Because I get to “meet” so many people who in the past have been lurkers!
And it is, after all, National De-Lurking Week.
The 22,000th comment was left by Dene. Woo-hoo!
Dene wins this:
Four skeins of KnitPicks laceweight “Shimmer” in a pretty blue.
Some Aran Questions
There was a question in the comments (though I now can’t find it, of course, so I don’t know who asked it) about how easy it is to size down arans.
It can be pretty easy. Look at my Halcyon Aran in its uncompleted state:
(Please excuse the large furry ass in the photo.)
All the cable patterns are pretty close together, flanking the center large cable. The different sizes are achieved by the number of “plain” stitches on either side of the front and back, and of course on the sleeves.
I’ve made other arans that have more plain stitches in-between the cable motifs, and the number of plain stitches between each motif varied for the different sizes.
For pretty much every aran I’ve made, the cables themselves do not vary in the different sizes, only the “spacer” stitches. (I know I’ve seen at least one that had varying cables, but can’t put my finger on it now).
I’m doing Mariah from Knitty in Elann’s Sierra Aran, and cabling without a cable needle is just killing me with this yarn! I have had no trouble doing it with 100% wools, but the 20% alpaca content makes the yarn just a bit too slippery. Since you’ve made the most incredible cabled sweaters I’ve ever seen, I was wondering if you have any advice on cabling without a cable needle when using slippery yarns.
Are you using metal or wood needles? I highly recommend using wood needles with slippery yarns — the wood “grabs” a little and keeps the yarn in place better.
If you are still having too much trouble with slippage, you might wanna go ahead and use that cable needle. It might make things go faster in the long run!
My question has to do with yarn – how do you know if a yarn will be good for knitting an aran sweater with? Do you have any favorite brands? Yarn choices are always the hardest for me.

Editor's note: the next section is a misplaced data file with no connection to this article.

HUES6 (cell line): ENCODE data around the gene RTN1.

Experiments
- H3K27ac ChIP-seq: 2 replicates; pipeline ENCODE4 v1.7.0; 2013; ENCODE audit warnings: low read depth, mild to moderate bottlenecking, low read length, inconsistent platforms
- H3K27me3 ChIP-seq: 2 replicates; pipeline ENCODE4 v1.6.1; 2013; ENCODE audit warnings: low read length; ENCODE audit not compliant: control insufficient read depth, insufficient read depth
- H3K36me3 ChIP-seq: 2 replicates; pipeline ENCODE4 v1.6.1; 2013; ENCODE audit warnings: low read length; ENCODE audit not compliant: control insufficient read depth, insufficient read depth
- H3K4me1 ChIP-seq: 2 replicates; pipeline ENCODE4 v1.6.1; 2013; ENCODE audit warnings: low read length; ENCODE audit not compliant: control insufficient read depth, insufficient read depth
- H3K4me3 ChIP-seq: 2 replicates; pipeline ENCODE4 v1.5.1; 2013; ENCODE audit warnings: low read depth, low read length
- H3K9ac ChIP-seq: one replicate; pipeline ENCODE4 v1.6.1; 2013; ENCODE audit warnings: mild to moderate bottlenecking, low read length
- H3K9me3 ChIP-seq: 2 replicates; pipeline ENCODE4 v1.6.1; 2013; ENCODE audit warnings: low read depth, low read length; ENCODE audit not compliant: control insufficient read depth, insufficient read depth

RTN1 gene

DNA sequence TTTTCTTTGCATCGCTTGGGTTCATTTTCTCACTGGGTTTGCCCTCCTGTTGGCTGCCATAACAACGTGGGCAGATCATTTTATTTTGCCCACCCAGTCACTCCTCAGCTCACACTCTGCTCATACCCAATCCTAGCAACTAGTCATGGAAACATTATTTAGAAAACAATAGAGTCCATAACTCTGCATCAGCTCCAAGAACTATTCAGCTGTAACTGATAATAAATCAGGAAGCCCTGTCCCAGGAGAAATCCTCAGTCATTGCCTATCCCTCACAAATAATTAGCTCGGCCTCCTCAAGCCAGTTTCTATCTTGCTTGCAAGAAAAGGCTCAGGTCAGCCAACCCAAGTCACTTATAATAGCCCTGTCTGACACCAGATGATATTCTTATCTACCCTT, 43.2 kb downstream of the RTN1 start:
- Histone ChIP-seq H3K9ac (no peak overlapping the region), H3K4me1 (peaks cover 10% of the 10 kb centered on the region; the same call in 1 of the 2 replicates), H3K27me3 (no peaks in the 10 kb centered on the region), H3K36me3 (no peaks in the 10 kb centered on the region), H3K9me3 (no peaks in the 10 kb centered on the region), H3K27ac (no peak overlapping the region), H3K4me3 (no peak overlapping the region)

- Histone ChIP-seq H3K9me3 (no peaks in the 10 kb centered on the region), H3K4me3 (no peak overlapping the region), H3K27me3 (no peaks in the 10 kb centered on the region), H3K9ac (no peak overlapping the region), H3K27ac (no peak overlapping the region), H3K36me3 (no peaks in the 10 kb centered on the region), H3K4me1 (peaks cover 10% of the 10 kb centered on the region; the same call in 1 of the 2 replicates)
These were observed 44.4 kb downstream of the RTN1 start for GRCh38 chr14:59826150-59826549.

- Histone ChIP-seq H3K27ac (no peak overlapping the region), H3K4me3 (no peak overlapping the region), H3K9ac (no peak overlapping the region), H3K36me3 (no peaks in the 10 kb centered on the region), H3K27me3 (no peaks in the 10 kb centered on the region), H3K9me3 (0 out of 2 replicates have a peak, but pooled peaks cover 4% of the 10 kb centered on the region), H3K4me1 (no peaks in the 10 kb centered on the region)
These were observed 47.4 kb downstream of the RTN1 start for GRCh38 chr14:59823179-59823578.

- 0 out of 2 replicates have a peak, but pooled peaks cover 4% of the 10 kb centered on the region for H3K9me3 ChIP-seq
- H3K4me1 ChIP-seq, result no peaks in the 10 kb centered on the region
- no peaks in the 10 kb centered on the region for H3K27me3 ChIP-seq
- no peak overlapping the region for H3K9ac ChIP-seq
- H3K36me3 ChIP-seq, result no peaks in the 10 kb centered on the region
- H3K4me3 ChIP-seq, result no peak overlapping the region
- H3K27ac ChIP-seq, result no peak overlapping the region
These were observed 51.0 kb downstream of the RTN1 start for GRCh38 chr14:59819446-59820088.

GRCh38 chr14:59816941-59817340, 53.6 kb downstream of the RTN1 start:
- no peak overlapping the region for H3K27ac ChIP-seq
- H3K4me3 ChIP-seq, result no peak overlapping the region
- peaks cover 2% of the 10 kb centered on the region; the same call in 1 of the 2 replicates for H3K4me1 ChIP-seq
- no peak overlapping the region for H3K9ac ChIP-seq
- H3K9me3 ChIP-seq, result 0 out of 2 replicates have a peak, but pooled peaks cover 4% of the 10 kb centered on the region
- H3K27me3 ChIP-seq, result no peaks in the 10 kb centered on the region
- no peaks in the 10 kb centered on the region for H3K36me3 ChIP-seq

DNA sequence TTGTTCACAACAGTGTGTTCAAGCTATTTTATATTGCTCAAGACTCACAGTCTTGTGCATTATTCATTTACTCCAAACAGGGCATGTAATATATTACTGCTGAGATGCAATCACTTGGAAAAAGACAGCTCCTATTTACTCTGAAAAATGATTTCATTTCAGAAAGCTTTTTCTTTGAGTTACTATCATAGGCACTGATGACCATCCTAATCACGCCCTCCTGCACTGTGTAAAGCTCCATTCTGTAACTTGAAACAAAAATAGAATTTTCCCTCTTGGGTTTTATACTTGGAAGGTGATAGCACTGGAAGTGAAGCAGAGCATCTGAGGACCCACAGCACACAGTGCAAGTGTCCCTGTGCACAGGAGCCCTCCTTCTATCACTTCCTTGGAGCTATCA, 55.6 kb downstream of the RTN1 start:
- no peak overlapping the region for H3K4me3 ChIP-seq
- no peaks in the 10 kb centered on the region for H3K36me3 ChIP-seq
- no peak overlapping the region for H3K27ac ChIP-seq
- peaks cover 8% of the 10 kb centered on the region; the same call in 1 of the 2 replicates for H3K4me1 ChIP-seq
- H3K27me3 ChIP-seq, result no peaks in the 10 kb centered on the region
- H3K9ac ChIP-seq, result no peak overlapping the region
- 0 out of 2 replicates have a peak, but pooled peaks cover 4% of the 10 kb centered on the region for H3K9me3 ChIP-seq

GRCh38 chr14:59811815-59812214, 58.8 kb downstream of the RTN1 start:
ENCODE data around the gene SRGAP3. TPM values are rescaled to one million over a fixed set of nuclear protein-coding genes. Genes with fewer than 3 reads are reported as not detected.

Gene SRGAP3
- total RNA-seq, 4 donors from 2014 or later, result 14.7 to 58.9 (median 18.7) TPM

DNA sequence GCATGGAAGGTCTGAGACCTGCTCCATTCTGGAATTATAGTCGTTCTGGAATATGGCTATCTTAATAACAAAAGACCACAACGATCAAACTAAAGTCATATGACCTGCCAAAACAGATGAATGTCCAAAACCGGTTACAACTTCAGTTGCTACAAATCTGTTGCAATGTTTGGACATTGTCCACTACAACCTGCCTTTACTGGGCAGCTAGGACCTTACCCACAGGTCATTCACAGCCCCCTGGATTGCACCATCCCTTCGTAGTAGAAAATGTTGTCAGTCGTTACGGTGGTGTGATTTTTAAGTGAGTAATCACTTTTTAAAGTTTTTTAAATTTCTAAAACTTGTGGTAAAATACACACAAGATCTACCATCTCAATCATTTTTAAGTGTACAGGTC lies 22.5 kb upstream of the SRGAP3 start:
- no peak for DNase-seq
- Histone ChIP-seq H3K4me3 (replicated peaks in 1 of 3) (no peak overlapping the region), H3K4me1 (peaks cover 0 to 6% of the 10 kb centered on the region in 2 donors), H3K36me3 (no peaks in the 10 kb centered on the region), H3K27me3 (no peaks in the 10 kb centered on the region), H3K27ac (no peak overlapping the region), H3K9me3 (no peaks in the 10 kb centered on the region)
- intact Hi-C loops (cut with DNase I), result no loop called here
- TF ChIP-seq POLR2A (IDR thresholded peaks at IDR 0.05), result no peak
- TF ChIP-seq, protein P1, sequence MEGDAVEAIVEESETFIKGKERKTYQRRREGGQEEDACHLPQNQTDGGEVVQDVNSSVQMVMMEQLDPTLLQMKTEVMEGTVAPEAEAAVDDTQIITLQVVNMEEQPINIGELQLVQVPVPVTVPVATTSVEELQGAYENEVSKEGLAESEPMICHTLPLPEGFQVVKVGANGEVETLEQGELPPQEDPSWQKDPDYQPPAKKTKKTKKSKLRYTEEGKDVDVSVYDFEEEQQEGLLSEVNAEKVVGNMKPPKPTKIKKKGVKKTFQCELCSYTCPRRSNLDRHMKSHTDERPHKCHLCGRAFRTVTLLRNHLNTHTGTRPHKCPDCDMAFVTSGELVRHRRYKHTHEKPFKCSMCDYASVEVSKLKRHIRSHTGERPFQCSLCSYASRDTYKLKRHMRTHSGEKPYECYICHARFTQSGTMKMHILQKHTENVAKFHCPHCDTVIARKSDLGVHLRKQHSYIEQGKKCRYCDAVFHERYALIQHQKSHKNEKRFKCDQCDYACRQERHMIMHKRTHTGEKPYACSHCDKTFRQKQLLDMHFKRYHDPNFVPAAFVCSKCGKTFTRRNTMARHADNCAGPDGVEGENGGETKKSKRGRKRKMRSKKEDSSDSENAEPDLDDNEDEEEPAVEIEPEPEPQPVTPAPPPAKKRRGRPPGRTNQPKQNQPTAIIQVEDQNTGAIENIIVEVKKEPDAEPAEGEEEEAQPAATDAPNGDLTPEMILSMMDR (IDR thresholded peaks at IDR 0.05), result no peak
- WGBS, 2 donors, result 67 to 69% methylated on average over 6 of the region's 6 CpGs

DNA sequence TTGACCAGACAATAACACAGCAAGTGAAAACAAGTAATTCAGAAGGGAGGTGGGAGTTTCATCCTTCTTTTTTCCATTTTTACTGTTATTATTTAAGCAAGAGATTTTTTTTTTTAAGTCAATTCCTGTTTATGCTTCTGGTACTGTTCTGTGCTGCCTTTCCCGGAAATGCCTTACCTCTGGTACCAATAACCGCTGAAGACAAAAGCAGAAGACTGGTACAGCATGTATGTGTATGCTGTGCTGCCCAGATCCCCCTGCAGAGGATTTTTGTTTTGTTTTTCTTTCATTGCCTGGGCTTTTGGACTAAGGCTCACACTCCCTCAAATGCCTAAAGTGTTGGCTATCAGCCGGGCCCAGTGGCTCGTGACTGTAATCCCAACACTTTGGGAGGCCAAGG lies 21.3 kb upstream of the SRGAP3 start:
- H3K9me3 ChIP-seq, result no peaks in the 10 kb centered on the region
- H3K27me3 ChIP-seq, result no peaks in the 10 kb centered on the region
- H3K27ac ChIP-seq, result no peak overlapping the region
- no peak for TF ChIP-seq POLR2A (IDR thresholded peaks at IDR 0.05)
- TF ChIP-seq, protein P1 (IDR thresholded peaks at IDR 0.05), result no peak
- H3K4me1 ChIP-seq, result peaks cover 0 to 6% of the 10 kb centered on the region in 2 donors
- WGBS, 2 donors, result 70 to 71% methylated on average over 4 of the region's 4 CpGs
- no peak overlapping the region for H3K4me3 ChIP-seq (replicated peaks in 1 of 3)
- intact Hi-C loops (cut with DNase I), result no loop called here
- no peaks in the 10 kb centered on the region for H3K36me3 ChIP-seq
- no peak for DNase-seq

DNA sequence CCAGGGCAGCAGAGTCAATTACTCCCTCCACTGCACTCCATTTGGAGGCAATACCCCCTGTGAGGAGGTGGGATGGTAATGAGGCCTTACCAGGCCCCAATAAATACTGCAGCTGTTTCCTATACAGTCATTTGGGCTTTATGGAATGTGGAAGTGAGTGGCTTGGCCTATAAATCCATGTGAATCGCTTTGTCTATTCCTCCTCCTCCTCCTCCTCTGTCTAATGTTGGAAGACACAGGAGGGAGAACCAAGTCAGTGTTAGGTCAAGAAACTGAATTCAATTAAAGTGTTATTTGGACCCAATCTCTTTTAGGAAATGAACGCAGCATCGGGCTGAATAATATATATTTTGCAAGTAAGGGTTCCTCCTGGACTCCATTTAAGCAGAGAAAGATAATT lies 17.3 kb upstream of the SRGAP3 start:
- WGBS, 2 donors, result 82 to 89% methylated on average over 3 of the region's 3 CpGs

You, of course, want a yarn that has good stitch definition. Nothing nubby or loopy or too fuzzy. And you want a mostly solid color. Heathered yarn is great, but variegated yarn will obsure your cables.
That reminds me of an encounter I had in a lys eons ago. I was buying yarn for an aran and had selected a nice heathered blue. As it happened, the author of a knitting book was in the shop that day, signing copies of her book (which was the reason I went to the shop in the first place). I had met her when she was doing research for her book and she actually remembered me. We were chatting a bit and she asked me what I was going to do with the yarn I had selected. I told her it was for a Starmore aran and she said to me “Why on earth would you buy that plain yarn when you could knit it out of something like this?” And she picked up a skein of a wildly variegated blue/purple yarn.
I was surprised that it wouldn’t occur to her that the yarn was totally inappropriate for an aran.
Anyhow . . . favorite yarns?
I’ve made a number of Starmore Arans that called for Scottish Heather out of Brown Sheep Naturespun Worsted. I love this yarn — cheap, huge palette of colors, and it’s worn very well over the years.
For Starmore Arans that called for Bainin I would substitute Bovidae Farm’s fisherman weight wool — lovely stuff and a great aran yarn! Bovidae Farm sadly does not have a website, but a Google search on their name will get you their contact info.
I used Peace Fleece for one of the Starmore St. Endas that I knitted. Very nice.
And I love the Virtualyarns 3-ply Hebridean that I knitted my last Inishmore from. Love, love, love.
Mary in Maine asked:
Now that you are getting through the sleeves for Halcyon, what will your next project be?? I don’t want to sound demanding (I’ll apologize up front), but when will we see Torino? The Olympic Games begin next month!!
Yup, nearing the finish line on this aran — it’ll be done by early next week, methinks. Sorry — Torino is not next. Torino is in stash and I’ve no immediate plans to knit it.
Next will be one of my own designs that I’m working out. At 8 sts/inch. Here’s the yarn:
Does Lucy ever try to undo your projects? She seems to be the truly perfect cat.
Lucy is, of course, perfect in every way.
Seriously, though, she is very good about leaving my knitting alone — apart from lying on it now and then.
Her worst habit, I think, is her fondness for chewing on plastic bags. She will hunt them out and start chewing on a corner. Over the holidays I gave her a large piece of bubble wrap to play with and she was in kitty heaven!
Lucy did look like SuperCat wearing her little sleeve cape yesterday. But I don’t think I’ll be knitting her a special SuperCat cape any time in the near future.
But here’s her deepest secret revealed:
She likes to dress up and pretend she’s a bride!